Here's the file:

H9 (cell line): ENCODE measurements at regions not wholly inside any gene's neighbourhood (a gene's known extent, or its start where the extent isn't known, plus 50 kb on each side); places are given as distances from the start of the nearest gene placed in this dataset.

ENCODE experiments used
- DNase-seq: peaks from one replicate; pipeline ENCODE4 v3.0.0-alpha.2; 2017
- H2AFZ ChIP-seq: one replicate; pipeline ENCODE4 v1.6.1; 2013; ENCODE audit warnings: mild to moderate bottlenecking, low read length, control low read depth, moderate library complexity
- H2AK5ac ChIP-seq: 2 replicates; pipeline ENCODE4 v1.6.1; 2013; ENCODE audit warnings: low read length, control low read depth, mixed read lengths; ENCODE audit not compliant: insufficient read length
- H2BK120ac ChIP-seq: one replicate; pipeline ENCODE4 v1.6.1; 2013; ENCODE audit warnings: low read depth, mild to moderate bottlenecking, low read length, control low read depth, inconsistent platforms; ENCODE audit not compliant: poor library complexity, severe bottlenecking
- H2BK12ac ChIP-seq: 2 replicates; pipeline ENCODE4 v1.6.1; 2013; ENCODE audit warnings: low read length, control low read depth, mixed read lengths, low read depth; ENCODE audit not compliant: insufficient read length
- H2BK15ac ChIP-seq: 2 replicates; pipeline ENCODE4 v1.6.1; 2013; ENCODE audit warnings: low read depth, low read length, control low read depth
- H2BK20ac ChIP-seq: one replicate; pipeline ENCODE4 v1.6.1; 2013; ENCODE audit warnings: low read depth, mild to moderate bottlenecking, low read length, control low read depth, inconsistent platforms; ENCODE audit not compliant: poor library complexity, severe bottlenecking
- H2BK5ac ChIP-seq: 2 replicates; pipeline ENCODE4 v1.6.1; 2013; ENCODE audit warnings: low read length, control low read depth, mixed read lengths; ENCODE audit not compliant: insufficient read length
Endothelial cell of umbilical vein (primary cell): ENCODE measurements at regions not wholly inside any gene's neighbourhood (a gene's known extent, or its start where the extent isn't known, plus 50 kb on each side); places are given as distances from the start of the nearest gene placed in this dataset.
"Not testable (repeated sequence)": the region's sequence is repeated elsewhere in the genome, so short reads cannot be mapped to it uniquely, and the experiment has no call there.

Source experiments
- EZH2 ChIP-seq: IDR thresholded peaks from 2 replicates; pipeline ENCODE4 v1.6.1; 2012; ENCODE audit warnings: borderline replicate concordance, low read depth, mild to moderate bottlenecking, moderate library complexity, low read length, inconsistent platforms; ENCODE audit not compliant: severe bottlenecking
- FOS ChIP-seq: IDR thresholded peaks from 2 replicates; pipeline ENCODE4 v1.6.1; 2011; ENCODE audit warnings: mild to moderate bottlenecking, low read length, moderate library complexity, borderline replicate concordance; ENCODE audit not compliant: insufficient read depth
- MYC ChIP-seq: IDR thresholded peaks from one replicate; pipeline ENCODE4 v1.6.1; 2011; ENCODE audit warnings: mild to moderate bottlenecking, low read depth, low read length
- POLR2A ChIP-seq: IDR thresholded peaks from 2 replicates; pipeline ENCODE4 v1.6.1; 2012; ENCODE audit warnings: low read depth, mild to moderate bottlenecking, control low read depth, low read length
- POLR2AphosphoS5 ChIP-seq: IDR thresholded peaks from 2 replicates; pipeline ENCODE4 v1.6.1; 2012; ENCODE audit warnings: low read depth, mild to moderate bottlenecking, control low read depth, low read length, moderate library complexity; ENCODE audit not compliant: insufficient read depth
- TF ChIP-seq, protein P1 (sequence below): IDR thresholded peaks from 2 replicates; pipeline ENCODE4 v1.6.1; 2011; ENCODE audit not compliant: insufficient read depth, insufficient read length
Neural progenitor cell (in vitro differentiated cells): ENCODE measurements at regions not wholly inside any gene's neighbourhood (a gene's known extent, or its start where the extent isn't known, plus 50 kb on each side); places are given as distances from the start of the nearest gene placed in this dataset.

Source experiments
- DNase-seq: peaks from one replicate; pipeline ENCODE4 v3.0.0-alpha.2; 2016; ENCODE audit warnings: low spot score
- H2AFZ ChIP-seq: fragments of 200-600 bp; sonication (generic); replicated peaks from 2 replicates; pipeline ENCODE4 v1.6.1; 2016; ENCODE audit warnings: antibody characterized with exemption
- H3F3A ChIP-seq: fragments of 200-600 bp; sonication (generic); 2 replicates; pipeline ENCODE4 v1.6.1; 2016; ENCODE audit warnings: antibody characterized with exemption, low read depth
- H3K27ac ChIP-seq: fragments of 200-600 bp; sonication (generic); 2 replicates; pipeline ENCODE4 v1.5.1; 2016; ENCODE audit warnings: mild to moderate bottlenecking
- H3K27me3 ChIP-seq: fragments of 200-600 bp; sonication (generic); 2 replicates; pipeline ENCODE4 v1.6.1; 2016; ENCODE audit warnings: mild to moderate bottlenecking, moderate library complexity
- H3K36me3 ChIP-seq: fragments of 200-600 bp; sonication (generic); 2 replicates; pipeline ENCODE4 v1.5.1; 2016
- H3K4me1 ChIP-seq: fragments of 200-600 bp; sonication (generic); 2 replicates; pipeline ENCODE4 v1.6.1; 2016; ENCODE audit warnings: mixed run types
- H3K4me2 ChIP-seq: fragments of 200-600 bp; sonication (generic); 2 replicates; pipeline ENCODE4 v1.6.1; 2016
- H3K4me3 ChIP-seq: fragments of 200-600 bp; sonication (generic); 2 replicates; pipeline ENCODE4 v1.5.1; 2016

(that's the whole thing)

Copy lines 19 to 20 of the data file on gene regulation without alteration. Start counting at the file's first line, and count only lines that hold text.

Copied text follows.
- TF ChIP-seq, protein P1 (sequence below): IDR thresholded peaks from 2 replicates; pipeline ENCODE4 v1.6.1; 2011; ENCODE audit not compliant: insufficient read depth, insufficient read length
Neural progenitor cell (in vitro differentiated cells): ENCODE measurements at regions not wholly inside any gene's neighbourhood (a gene's known extent, or its start where the extent isn't known, plus 50 kb on each side); places are given as distances from the start of the nearest gene placed in this dataset.